The increased use of hydraulic fracturing to recover oil and gas from shale deposits has become one of the most rapidly growing components of the US economy. Located deep underground, shales are complex geological media comprised of both organic (e.g. kerogen) and inorganic fractions (e.g. clays, silicates). Up to 85% of the shale fuel is encapsulated in nanometer sized pores in the form of adsorbed hydrocarbon mixtures. Adsorbed hydrocarbons exert a stress on the shale, and in the process of recovery, this stress is released, which may decompress the shale and induce its deformation. This compression/decompression has been observed to be over 20% in the kerogen fraction of the shale. Deformation of the pores influences both their adsorption capacity and subsequent permeation of the fuel through the shale reservoir as it is recovered. Capacity and recovery rate influence the energy efficiency of the recovery process, as well as the amount of fuel recovered. These effects can be exacerbated at the high temperatures and pressures typical of deep geological formations. An increased understanding of the interplay between fluid confinement in nanoporous media, the stresses this induces, and how these factors influence permeation and capacity will help optimize hydrocarbon recovery from shales. This project will combine statistical mechanics theory of poroelastic solids with novel high-pressure geophysical experimental measurements to develop a validated theory on adsorption-induced deformation of nanoporous media. The objective of the project is to couple the Gibbs theory of excess adsorption with the macroscopic Biot theory of poroelasticity. The Biot theory describes how a porous body saturated with a fluid deforms under the action of fluid pressure and external stresses, whereas the Gibbs theory of excess adsorption describes how fluids concentrate near a surface, particularly in nanoporous adsorbents. Molecular lever models and Monte Carlo simulation will be used to explore phase behavior and separation of typical mixtures of light hydrocarbons and carbon dioxide in nanopores of compliant adsorbents and predict the adsorption capacity and selectivity, as well as the adsorbent stress and strain at given external conditions of pressure, temperature, and adsorbate mixture composition. The combined theory will be validated with experimental demonstration of adsorption stress of model materials interacting with high pressure gas mixtures. The project will establish new techniques for measuring the adsorbent stresses and strains in the process of adsorption of hydrocarbon mixtures. If successful, the project will converge theories from adsorption science with geophysics, and have further implications for the design of flexible adsorbents and separation membranes, actuators, nanobumpers, and energy storage devices. Two PhD and three undergraduate students will be trained within this project. Educational and community outreach program facilitates student recruitment from underrepresented minority groups, summer opportunities for high school students and teachers, participation is special events such as Girl to Engineering Day and STEM Festival. Novel simulation methods and case-study topics will be incorporated into PIs graduate courses on Nanoscale Thermodynamics and Transport and Advanced Geomechanics.This award reflects NSF's statutory mission and has been deemed worthy of support through evaluation using the Foundation's intellectual merit and broader impacts review criteria.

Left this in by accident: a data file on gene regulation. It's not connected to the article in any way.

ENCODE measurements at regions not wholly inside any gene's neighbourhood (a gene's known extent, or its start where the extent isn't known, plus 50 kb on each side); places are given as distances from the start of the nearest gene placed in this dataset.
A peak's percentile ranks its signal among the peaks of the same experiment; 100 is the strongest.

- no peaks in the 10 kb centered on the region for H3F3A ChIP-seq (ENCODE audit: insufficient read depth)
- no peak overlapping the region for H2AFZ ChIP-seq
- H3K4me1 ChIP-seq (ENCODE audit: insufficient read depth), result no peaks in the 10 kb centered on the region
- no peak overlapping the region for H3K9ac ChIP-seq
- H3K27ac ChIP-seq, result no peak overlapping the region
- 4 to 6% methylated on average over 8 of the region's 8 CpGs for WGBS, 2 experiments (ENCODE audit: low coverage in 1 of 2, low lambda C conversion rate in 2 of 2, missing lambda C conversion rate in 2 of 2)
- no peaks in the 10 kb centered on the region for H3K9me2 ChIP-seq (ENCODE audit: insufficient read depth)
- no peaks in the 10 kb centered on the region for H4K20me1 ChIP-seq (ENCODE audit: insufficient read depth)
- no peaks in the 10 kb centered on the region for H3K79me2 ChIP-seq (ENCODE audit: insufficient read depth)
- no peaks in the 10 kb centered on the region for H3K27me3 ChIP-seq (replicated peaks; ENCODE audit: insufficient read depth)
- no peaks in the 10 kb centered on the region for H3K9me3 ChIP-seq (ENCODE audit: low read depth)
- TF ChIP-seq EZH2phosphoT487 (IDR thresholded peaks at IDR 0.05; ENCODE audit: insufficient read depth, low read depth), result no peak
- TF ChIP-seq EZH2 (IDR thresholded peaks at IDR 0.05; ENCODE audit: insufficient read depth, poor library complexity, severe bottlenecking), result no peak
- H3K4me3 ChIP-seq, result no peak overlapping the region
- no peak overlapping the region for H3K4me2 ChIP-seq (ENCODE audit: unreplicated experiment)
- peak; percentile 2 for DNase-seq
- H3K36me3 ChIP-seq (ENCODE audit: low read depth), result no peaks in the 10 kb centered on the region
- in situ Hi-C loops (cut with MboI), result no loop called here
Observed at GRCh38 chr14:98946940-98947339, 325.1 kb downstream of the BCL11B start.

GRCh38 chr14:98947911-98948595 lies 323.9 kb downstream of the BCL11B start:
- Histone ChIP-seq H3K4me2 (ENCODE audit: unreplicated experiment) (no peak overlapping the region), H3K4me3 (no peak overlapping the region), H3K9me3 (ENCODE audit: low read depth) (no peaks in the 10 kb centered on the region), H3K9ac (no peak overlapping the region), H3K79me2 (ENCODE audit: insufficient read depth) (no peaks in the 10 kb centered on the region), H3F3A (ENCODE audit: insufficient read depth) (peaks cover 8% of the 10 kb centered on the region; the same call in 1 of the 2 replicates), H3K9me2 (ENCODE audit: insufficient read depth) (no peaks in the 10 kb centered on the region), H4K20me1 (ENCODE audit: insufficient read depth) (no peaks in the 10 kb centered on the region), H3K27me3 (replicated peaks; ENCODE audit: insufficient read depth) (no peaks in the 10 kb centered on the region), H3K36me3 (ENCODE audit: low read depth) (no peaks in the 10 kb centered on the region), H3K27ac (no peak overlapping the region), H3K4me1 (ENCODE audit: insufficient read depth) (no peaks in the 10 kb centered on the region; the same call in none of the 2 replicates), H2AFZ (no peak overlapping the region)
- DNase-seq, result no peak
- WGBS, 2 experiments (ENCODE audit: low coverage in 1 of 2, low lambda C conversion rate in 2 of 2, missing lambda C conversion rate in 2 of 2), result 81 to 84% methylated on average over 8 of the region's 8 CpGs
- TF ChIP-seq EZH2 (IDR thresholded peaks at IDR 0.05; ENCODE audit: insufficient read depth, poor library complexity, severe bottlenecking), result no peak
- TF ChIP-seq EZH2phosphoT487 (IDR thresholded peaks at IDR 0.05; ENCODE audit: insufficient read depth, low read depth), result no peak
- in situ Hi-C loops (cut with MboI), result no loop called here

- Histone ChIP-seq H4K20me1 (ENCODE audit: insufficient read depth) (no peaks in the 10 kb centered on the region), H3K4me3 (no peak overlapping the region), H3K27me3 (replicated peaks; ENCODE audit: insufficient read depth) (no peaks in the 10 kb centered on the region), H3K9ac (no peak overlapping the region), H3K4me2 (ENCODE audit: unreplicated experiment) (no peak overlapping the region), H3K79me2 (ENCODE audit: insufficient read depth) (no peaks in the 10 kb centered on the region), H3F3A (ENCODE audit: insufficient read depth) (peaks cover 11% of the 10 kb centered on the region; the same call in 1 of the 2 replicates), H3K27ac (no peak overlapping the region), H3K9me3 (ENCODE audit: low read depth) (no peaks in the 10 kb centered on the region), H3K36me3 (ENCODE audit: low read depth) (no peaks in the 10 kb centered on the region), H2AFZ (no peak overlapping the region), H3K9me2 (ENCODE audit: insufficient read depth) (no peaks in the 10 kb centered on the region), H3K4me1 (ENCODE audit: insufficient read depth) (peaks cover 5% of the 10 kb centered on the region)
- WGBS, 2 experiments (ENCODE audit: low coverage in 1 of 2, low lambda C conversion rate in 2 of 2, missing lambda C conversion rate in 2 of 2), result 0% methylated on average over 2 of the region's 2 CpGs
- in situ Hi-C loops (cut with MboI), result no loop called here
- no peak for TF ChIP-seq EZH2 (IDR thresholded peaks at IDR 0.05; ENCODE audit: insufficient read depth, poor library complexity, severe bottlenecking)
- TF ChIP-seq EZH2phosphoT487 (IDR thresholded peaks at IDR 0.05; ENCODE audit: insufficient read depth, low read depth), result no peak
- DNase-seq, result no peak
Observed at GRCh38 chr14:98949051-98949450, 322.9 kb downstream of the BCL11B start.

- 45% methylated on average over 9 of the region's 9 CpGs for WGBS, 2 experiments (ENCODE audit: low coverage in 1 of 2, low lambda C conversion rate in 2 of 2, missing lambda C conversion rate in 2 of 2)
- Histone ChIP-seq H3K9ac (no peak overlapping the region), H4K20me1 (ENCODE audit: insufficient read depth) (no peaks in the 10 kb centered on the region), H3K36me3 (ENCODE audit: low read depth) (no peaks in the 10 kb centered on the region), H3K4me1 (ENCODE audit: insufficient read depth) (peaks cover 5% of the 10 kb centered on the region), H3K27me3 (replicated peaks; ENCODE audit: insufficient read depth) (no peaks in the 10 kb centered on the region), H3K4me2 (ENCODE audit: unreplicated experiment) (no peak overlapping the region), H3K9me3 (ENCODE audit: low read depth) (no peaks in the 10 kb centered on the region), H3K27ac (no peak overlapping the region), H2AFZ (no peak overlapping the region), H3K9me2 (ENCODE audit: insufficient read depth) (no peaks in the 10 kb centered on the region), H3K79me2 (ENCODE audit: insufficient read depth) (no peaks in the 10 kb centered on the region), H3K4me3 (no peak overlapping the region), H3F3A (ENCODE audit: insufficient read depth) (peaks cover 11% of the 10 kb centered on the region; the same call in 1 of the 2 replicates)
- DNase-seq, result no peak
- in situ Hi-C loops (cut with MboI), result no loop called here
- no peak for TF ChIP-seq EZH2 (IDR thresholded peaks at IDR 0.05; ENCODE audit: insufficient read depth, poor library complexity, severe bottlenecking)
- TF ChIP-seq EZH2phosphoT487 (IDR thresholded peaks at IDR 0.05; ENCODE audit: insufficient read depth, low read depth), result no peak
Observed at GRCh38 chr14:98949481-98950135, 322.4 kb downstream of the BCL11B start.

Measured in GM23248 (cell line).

|Effective start/end date||9/1/18 → 8/31/21|
- National Science Foundation (National Science Foundation (NSF))
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